With guest, Louder Than a Bomb poet Nate Marshall

Tuesday, March 13, 2012

The greater flow of life

No reason for doom and gloom here in Chicago. Spring is in the air, Derrick and the Bulls are streaking and the Cubs are getting ready for another World Series run.

Yes, I know that Judge Hyman just tossed out the civil rights suit, filed by Local School Councils, that sought to block the Chicago Public Schools from closing 17 schools in mainly African-American neighborhoods. But he also left an opening for the case to be refiled. If that fails, the LSCs can try again in federal courts.
“The deeper issues that underlie this lawsuit will not disappear anytime soon,” he wrote. “Yet before the court today is a narrow question involving the legal sufficiency of the amended complaint. As such, the answer is dry, cold, removed from the greater flow of life.”
"Removed from the greater flow of life," my ass.  I'll tell you what's removed from the greater flow of life, your honor -- closing our neighborhood public schools and turning them over to private "turnaround" companies and charter operators.

Special thanks should go out to attorney Tom Geoghegan, who is handling the suit.

Yet, another gleam of sunshine has burst through the cold Chicago winter's gloom. Parents are beginning to speak out against the mayor's longer-school-day scheme. 19th Ward parents are asking why CPS seems stuck on a 7.5-day for all students when the national average is 6.6 hours, the state average is 6.5 hours, and the top-10 suburban elementary average is 6.5. Good question.

The Tribune reveals the continued involvement of the anti-teacher, corporate reform group, Stand For Children, in promoting the longer-school-day. You might remember how the group came into Chicago spreading millions of dollars around to local pols' war chests, and how Stand leader Jonah Edelman bragged about selling the scheme to the mayor as a way to break the union.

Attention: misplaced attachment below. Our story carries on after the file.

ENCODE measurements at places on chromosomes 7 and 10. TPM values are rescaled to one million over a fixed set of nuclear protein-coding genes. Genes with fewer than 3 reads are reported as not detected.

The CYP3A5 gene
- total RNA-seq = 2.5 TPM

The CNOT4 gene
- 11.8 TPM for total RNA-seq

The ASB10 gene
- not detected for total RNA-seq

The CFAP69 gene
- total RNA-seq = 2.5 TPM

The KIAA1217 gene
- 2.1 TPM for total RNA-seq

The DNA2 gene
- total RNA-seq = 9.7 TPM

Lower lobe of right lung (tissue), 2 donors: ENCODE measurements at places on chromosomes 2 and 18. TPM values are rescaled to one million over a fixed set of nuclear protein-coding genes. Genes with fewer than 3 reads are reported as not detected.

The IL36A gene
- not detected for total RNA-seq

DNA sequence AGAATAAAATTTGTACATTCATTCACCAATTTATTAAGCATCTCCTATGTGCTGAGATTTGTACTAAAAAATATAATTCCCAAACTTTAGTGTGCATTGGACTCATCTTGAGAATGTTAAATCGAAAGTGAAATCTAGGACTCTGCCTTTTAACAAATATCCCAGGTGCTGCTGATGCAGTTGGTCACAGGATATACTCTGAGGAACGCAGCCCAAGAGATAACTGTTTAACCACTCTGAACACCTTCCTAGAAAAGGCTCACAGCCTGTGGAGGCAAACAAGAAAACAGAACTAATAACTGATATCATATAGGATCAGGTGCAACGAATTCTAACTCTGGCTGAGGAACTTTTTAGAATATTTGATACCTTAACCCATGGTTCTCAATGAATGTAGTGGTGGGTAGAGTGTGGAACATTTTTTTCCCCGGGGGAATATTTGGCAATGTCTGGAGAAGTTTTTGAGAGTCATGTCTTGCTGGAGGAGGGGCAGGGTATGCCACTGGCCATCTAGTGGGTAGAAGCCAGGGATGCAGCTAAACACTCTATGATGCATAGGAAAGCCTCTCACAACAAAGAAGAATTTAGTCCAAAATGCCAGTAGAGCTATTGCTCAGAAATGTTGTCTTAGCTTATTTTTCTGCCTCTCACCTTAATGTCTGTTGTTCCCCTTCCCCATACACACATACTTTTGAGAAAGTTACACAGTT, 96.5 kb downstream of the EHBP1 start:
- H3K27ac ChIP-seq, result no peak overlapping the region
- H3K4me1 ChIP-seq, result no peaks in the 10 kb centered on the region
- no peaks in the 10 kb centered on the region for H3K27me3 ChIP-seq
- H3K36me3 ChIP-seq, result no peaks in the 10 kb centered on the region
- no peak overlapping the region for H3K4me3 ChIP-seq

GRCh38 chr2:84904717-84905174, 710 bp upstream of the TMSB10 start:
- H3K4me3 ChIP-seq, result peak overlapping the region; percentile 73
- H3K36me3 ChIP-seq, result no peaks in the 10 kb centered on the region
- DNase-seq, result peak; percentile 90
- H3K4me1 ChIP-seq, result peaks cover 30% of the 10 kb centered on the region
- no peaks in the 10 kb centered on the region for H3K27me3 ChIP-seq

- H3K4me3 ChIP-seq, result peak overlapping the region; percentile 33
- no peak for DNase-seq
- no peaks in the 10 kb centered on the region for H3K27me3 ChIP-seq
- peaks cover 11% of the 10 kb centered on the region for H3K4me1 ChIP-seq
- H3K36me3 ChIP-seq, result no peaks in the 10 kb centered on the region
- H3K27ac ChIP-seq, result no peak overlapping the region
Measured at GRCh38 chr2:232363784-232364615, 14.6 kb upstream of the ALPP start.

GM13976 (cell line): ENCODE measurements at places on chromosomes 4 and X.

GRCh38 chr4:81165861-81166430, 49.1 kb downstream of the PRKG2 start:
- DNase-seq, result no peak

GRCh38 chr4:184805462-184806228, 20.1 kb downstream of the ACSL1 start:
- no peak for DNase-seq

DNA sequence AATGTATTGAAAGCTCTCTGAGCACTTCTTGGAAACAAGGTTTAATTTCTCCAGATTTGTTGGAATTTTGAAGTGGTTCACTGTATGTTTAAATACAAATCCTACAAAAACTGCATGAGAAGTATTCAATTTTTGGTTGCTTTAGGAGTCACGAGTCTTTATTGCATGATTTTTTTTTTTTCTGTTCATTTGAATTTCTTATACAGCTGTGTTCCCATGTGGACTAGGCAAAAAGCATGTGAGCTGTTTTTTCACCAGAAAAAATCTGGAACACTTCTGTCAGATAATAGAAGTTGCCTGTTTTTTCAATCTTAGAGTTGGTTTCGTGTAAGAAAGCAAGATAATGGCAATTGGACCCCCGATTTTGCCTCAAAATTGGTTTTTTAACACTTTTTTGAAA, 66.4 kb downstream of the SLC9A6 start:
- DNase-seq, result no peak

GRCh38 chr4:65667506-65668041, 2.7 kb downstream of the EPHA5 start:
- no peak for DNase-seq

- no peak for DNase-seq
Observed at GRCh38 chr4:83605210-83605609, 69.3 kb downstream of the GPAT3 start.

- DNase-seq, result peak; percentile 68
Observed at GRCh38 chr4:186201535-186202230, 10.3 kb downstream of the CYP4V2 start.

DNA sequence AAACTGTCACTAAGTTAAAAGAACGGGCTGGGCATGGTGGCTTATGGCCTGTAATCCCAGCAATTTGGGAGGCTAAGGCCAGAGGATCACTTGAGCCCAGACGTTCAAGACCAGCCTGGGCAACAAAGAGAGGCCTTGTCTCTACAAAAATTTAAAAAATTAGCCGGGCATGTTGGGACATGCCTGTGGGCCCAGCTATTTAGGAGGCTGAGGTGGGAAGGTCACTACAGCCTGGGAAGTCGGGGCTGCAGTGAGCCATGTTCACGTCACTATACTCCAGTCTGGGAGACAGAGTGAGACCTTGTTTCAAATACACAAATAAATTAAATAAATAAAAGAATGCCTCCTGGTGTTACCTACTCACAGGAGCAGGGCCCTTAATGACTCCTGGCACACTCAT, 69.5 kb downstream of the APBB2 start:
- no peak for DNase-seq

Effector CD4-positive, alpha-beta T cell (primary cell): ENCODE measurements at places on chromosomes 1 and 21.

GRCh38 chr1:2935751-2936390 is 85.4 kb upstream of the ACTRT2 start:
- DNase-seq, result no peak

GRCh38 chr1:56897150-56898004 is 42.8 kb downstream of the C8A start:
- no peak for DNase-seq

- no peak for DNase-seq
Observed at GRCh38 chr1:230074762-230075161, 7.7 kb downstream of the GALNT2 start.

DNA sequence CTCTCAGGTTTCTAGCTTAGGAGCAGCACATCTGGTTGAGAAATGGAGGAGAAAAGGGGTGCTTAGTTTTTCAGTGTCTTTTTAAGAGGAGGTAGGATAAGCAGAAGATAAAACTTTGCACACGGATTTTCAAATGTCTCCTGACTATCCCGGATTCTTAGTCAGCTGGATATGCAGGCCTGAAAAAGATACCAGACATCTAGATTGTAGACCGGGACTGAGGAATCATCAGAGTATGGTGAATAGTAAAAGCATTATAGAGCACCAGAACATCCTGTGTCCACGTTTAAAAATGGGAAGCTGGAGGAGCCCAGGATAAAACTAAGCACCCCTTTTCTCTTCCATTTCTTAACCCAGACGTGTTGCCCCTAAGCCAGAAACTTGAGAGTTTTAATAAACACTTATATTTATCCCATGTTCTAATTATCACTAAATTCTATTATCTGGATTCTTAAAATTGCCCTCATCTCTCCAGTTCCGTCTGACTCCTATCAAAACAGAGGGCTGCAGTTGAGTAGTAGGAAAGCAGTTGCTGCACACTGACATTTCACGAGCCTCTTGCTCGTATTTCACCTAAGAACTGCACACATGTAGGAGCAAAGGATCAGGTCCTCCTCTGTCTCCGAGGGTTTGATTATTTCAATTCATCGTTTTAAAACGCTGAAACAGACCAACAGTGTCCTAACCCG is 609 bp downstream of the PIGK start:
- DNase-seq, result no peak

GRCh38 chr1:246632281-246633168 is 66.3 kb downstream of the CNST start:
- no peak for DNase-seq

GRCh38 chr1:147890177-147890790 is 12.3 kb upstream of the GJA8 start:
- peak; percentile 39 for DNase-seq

Now, according to the Trib, the group is robo-calling 20,000 households from various zip codes across the city to push the 7.5-hours of seat time. Those who remain on the call will then be invited to participate in a longer school day discussion with schools CEO Jean-Claude Brizard.

Another bright ray of hope was the victory for the coalition of organizations that pushed the board to extend the registration deadline for LSC candidates. The board responded positively, showing that they're worried about the growing grass-roots resistance movement. 

Finally, the sun has shown its light on Brizard's plan to use federal education dollars to support private schools. An unsolicited confession from the CEO that confirms what everyone's already been thinking.

Go Bulls!

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